Standalone Office has a giant marketshare and is what runs or supports the heart of businesses everywhere. Thinking that it will "get killed first" is ridiculous and both 2019 and 2022 versions are already announced

*Ignoring your Linux for Azure because Azure is booming and runs on "Windows", provides Windows and there is no way that Azure or Windows is going to be "killed next". That you can also run Linux on top of Azure is great, but in no way any indication that Windows is going to be killed. Marketshare is another reason

Reply Score: 2

RE[3]: Comment by jigzat
by jigzat on Tue 4th Dec 2018 17:23 UTC in reply to "RE[2]: Comment by jigzat"
jigzat Member since:
2008-10-30

I don't know for sure, I read it here https://www.wired.com/2015/09/microsoft-using-linux-run-cloud/

Reply Score: 1

RE[4]: Comment by jigzat
by Drumhellar on Tue 4th Dec 2018 22:17 UTC in reply to "RE[3]: Comment by jigzat"
Drumhellar Member since:
2005-07-12

Yes. They're using Linux to power network hardware, such as switches and routers.

Something Windows has never been designed for.

Putting Linux in a place Windows has never gone should not be used to suggest they're replacing Windows with Linux.

That's just stupid.

Reply Score: 4

RE[5]: Comment by jigzat
by avgalen on Wed 5th Dec 2018 15:04 UTC in reply to "RE[4]: Comment by jigzat"
avgalen Member since:
2010-09-23

Yes. They're using Linux to power network hardware, such as switches and routers.

Something Windows has never been designed for.

Putting Linux in a place Windows has never gone should not be used to suggest they're replacing Windows with Linux.

That's just stupid.

Exactly. But I am quite sure that jigzat just remembered something vaguely from a few years ago, saved that into his memory as "Azure runs on Linux" and now found a similar article based on the headline. Anyone reading the content of that link should understand that "Whoa. Microsoft is using Linux to run it's cloud" has just been clickbaited

Reply Score: 4

RE[3]: Comment by jigzat
by The123king on Wed 5th Dec 2018 08:58 UTC in reply to "RE[2]: Comment by jigzat"
The123king Member since:
2009-05-28


Standalone Office has a giant marketshare and is what runs or supports the heart of businesses everywhere. Thinking that it will "get killed first" is ridiculous and both 2019 and 2022 versions are already announced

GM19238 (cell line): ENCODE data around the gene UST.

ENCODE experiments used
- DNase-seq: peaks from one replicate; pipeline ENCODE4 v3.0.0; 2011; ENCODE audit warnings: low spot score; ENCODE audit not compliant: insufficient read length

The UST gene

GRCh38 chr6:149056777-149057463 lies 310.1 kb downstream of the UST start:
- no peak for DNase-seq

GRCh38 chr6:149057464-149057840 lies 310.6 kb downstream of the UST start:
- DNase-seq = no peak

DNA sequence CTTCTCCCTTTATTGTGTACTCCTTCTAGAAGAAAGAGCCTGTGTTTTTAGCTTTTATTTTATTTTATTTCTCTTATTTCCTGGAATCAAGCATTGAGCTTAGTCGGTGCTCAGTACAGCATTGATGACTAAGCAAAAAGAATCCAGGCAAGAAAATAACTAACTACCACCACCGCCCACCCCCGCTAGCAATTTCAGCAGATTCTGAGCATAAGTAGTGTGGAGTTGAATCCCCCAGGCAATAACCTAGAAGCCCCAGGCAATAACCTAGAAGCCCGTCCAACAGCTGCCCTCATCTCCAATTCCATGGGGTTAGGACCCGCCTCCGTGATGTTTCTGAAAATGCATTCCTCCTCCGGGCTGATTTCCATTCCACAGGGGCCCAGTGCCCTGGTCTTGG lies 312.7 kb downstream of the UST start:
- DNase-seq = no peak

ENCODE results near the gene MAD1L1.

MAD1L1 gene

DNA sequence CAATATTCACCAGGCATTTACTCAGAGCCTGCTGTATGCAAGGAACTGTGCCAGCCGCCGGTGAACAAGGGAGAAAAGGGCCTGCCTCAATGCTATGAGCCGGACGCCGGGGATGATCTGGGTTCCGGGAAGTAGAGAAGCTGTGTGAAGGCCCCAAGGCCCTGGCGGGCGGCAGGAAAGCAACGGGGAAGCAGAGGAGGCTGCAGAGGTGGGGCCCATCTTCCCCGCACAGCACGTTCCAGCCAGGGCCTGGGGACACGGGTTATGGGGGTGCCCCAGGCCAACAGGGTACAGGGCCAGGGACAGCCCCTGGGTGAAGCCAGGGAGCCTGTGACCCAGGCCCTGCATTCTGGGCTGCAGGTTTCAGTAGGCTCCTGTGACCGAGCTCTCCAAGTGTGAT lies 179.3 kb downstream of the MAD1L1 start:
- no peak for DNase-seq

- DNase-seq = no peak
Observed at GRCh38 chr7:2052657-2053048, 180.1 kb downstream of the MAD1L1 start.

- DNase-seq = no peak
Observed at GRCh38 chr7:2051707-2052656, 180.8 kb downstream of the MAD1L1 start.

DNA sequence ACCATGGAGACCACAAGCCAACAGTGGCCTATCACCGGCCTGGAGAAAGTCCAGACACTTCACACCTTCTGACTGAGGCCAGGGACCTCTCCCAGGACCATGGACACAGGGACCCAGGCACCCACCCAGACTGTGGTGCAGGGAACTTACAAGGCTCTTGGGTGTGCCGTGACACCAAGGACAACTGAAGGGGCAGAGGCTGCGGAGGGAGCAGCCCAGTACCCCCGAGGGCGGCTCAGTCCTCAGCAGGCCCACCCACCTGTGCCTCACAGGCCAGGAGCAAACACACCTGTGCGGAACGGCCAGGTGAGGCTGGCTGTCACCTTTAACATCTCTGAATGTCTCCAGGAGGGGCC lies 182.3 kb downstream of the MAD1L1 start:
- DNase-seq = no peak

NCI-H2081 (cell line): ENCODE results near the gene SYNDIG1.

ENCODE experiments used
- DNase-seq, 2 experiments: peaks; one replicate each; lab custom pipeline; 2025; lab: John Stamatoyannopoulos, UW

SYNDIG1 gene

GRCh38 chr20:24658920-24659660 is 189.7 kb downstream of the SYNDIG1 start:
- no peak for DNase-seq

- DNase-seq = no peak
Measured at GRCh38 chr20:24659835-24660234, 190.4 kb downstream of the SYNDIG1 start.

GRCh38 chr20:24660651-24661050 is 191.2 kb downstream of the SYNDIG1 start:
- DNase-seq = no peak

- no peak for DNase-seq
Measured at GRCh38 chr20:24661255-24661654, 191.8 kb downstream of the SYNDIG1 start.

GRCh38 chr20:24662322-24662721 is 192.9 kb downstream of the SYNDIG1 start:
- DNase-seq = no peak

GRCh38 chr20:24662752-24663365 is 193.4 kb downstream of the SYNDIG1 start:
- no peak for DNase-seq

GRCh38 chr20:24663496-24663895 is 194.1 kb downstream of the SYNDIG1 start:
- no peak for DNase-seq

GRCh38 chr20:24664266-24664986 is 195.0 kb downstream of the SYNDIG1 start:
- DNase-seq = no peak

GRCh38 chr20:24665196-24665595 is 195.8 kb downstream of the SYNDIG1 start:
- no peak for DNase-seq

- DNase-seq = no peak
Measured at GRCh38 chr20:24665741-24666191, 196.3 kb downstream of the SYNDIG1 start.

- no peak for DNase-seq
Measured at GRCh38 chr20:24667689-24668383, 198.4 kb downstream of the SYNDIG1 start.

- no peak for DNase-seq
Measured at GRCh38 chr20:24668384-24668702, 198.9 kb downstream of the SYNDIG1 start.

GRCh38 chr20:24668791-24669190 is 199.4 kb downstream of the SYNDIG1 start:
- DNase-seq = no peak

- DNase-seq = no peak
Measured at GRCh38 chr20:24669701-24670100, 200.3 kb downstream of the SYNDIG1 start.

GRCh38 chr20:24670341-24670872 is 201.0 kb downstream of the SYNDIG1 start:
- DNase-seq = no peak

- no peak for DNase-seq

If Adobe can move the Creative Suite to a subscription-only model, and with Microsoft already laying the foundations for a cloud-based office suite with O365, i can easily see standalone office being discontinued in the next 5 years

Reply Score: 0

RE[4]: Comment by jigzat
by avgalen on Wed 5th Dec 2018 15:31 UTC in reply to "RE[3]: Comment by jigzat"
avgalen Member since:
2010-09-23

Standalone Office has been a subscription model for a decade for Businesses. It is called Software Assurance.
With Office 365 another type of subscription model, with cloud-servers, became available but the standalone programs are a major component of Office 365. Being a subscription model is about licensing, it has nothing to do with being browser-based or standalone. Creative Suite is still a bunch of standalone programs as well, just in recent years online storage/sharing has become a big component.

Microsoft is working very hard to add apps and browser versions in addition to improving their standalone programs. 5 years into the future is way too early for such a product to get discontinued and it surely isn't going to be "the next thing that will get killed. Of course mobile working is going to become more and more the norm but we are still far away from permanently saying goodbye

Reply Score: 4

RE[3]: Comment by jigzat
by zima on Fri 7th Dec 2018 00:25 UTC in reply to "RE[2]: Comment by jigzat"
zima Member since:
2005-07-06

Zune, Windows Phone, Paint and Edge*...Now there is a bunch of basically unrelated products that never had much marketshare

Hm, Paint was probably, in some ways, one of most popular graphics apps of all time...

Reply Score: 3

RE: Comment by jigzat
by The1stImmortal on Tue 4th Dec 2018 18:06 UTC in reply to "Comment by jigzat"
The1stImmortal Member since:
2005-10-20

Microsoft killed the Zune, Windows Phone, Paint, currently uses Linux for Azure, and now basically killed Edge, what's next? Windows?

Well, Skype for Business/Lync/Office Communicator is being replaced by Teams.
Teams is... MS's attempt to be like Slack or Discord, only worse (*everything* is an embedded iframe). It's a strange move from an IM and VoIP platform.

Reply Score: 2

RE: Comment by jigzat
by Drumhellar on Tue 4th Dec 2018 22:13 UTC in reply to "Comment by jigzat"
Drumhellar Member since:
2005-07-12

currently uses Linux for Azure


Linux plays a small (but important) part of the Azure stack, but you're inclusion along with Zune and Windows Phone suggests Azure is almost totally Linux.

Stop doing that. It isn't true.

Reply Score: 4

Sets?
by avgalen on Tue 4th Dec 2018 16:50 UTC
avgalen
Member since:
2010-09-23

Does anyone have any idea if Sets (tabbed/grouped applications) is going to be affected by this? Edge is at the heart of Sets and replacing the rendering engine with Blink or most of the browser with Chromium seems like a way to cause delays far beyond 19H1

Reply Score: 3

Comment by motang
by motang on Tue 4th Dec 2018 19:15 UTC
motang
Member since:
2008-03-27

Can't beat them, join them!!

Reply Score: 2